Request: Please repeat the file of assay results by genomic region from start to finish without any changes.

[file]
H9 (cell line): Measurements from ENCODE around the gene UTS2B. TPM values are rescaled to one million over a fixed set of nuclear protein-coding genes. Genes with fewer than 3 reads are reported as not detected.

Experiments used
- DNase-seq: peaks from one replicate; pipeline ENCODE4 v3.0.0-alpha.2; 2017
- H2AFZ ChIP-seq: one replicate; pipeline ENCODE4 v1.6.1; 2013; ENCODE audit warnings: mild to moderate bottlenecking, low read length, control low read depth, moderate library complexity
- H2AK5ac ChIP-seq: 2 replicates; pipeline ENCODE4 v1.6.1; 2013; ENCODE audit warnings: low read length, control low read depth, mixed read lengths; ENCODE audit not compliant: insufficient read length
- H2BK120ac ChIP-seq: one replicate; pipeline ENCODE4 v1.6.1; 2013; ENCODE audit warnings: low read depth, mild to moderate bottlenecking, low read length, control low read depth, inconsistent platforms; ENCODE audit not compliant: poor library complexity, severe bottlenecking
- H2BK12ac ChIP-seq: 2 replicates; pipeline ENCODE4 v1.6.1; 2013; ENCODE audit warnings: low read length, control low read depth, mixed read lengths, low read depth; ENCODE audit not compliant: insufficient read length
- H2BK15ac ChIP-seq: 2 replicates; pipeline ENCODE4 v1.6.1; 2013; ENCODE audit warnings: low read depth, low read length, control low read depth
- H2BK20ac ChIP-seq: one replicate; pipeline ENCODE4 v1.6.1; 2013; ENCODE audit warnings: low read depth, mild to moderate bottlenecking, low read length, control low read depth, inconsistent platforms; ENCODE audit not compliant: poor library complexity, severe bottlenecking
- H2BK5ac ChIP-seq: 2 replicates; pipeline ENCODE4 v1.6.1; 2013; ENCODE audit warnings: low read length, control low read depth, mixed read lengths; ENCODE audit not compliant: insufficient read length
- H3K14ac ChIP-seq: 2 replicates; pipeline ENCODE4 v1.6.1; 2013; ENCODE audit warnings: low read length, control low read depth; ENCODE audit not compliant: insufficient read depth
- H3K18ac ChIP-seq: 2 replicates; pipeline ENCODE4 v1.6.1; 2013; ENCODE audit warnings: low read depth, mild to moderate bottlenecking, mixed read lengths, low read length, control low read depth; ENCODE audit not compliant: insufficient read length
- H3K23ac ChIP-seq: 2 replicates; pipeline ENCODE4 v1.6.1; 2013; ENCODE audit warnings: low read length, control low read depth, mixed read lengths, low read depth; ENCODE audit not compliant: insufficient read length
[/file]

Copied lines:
H9 (cell line): Measurements from ENCODE around the gene UTS2B. TPM values are rescaled to one million over a fixed set of nuclear protein-coding genes. Genes with fewer than 3 reads are reported as not detected.

Experiments used
- DNase-seq: peaks from one replicate; pipeline ENCODE4 v3.0.0-alpha.2; 2017
- H2AFZ ChIP-seq: one replicate; pipeline ENCODE4 v1.6.1; 2013; ENCODE audit warnings: mild to moderate bottlenecking, low read length, control low read depth, moderate library complexity
- H2AK5ac ChIP-seq: 2 replicates; pipeline ENCODE4 v1.6.1; 2013; ENCODE audit warnings: low read length, control low read depth, mixed read lengths; ENCODE audit not compliant: insufficient read length
- H2BK120ac ChIP-seq: one replicate; pipeline ENCODE4 v1.6.1; 2013; ENCODE audit warnings: low read depth, mild to moderate bottlenecking, low read length, control low read depth, inconsistent platforms; ENCODE audit not compliant: poor library complexity, severe bottlenecking
- H2BK12ac ChIP-seq: 2 replicates; pipeline ENCODE4 v1.6.1; 2013; ENCODE audit warnings: low read length, control low read depth, mixed read lengths, low read depth; ENCODE audit not compliant: insufficient read length
- H2BK15ac ChIP-seq: 2 replicates; pipeline ENCODE4 v1.6.1; 2013; ENCODE audit warnings: low read depth, low read length, control low read depth
- H2BK20ac ChIP-seq: one replicate; pipeline ENCODE4 v1.6.1; 2013; ENCODE audit warnings: low read depth, mild to moderate bottlenecking, low read length, control low read depth, inconsistent platforms; ENCODE audit not compliant: poor library complexity, severe bottlenecking
- H2BK5ac ChIP-seq: 2 replicates; pipeline ENCODE4 v1.6.1; 2013; ENCODE audit warnings: low read length, control low read depth, mixed read lengths; ENCODE audit not compliant: insufficient read length
- H3K14ac ChIP-seq: 2 replicates; pipeline ENCODE4 v1.6.1; 2013; ENCODE audit warnings: low read length, control low read depth; ENCODE audit not compliant: insufficient read depth
- H3K18ac ChIP-seq: 2 replicates; pipeline ENCODE4 v1.6.1; 2013; ENCODE audit warnings: low read depth, mild to moderate bottlenecking, mixed read lengths, low read length, control low read depth; ENCODE audit not compliant: insufficient read length
- H3K23ac ChIP-seq: 2 replicates; pipeline ENCODE4 v1.6.1; 2013; ENCODE audit warnings: low read length, control low read depth, mixed read lengths, low read depth; ENCODE audit not compliant: insufficient read length